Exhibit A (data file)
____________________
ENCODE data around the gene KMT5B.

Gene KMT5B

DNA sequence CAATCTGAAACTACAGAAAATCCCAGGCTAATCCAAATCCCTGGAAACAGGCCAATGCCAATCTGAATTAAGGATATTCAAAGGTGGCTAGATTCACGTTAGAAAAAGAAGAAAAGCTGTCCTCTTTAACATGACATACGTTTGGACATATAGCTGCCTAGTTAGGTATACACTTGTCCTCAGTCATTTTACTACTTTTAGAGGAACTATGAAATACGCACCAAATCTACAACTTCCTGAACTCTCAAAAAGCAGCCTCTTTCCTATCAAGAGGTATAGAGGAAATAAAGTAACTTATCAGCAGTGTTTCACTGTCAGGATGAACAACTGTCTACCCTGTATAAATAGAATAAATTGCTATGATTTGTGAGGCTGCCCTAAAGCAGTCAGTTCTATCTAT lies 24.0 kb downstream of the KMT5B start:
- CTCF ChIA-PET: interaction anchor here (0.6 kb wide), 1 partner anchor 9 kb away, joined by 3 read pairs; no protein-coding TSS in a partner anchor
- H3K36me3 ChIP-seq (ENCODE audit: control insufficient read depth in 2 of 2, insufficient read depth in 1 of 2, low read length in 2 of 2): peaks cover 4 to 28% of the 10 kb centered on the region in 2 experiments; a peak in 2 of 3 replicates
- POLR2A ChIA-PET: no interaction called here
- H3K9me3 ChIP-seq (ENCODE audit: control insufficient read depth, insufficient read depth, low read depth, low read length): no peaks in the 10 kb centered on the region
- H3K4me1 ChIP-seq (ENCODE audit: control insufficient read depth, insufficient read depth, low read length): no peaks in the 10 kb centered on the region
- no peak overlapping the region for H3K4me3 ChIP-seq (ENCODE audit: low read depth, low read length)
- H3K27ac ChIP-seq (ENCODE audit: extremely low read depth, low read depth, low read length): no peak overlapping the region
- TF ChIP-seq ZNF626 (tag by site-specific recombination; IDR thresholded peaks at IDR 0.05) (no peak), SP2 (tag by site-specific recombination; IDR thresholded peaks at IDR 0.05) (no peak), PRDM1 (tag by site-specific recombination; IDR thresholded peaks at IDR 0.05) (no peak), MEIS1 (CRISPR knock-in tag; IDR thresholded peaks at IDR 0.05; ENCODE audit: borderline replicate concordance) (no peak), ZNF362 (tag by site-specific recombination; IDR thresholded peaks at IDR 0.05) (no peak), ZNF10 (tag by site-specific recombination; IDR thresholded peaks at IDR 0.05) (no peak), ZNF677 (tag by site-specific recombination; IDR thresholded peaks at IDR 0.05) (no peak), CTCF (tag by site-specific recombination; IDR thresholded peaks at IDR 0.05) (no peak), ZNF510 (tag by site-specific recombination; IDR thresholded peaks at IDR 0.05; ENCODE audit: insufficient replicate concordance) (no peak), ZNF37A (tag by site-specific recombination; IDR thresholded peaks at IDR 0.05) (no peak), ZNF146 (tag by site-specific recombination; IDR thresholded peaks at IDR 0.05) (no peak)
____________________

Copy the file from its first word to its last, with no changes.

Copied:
ENCODE data around the gene KMT5B.

Gene KMT5B

DNA sequence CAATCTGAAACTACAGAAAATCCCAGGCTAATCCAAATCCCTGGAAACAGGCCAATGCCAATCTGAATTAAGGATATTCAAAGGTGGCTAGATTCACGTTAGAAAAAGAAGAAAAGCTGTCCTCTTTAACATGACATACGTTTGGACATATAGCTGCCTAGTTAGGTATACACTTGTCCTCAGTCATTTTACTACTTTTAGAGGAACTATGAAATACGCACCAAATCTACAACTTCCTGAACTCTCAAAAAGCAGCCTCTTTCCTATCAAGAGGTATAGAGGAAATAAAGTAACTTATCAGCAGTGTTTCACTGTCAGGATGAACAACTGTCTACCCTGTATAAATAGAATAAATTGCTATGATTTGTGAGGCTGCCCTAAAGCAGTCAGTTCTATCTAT lies 24.0 kb downstream of the KMT5B start:
- CTCF ChIA-PET: interaction anchor here (0.6 kb wide), 1 partner anchor 9 kb away, joined by 3 read pairs; no protein-coding TSS in a partner anchor
- H3K36me3 ChIP-seq (ENCODE audit: control insufficient read depth in 2 of 2, insufficient read depth in 1 of 2, low read length in 2 of 2): peaks cover 4 to 28% of the 10 kb centered on the region in 2 experiments; a peak in 2 of 3 replicates
- POLR2A ChIA-PET: no interaction called here
- H3K9me3 ChIP-seq (ENCODE audit: control insufficient read depth, insufficient read depth, low read depth, low read length): no peaks in the 10 kb centered on the region
- H3K4me1 ChIP-seq (ENCODE audit: control insufficient read depth, insufficient read depth, low read length): no peaks in the 10 kb centered on the region
- no peak overlapping the region for H3K4me3 ChIP-seq (ENCODE audit: low read depth, low read length)
- H3K27ac ChIP-seq (ENCODE audit: extremely low read depth, low read depth, low read length): no peak overlapping the region
- TF ChIP-seq ZNF626 (tag by site-specific recombination; IDR thresholded peaks at IDR 0.05) (no peak), SP2 (tag by site-specific recombination; IDR thresholded peaks at IDR 0.05) (no peak), PRDM1 (tag by site-specific recombination; IDR thresholded peaks at IDR 0.05) (no peak), MEIS1 (CRISPR knock-in tag; IDR thresholded peaks at IDR 0.05; ENCODE audit: borderline replicate concordance) (no peak), ZNF362 (tag by site-specific recombination; IDR thresholded peaks at IDR 0.05) (no peak), ZNF10 (tag by site-specific recombination; IDR thresholded peaks at IDR 0.05) (no peak), ZNF677 (tag by site-specific recombination; IDR thresholded peaks at IDR 0.05) (no peak), CTCF (tag by site-specific recombination; IDR thresholded peaks at IDR 0.05) (no peak), ZNF510 (tag by site-specific recombination; IDR thresholded peaks at IDR 0.05; ENCODE audit: insufficient replicate concordance) (no peak), ZNF37A (tag by site-specific recombination; IDR thresholded peaks at IDR 0.05) (no peak), ZNF146 (tag by site-specific recombination; IDR thresholded peaks at IDR 0.05) (no peak)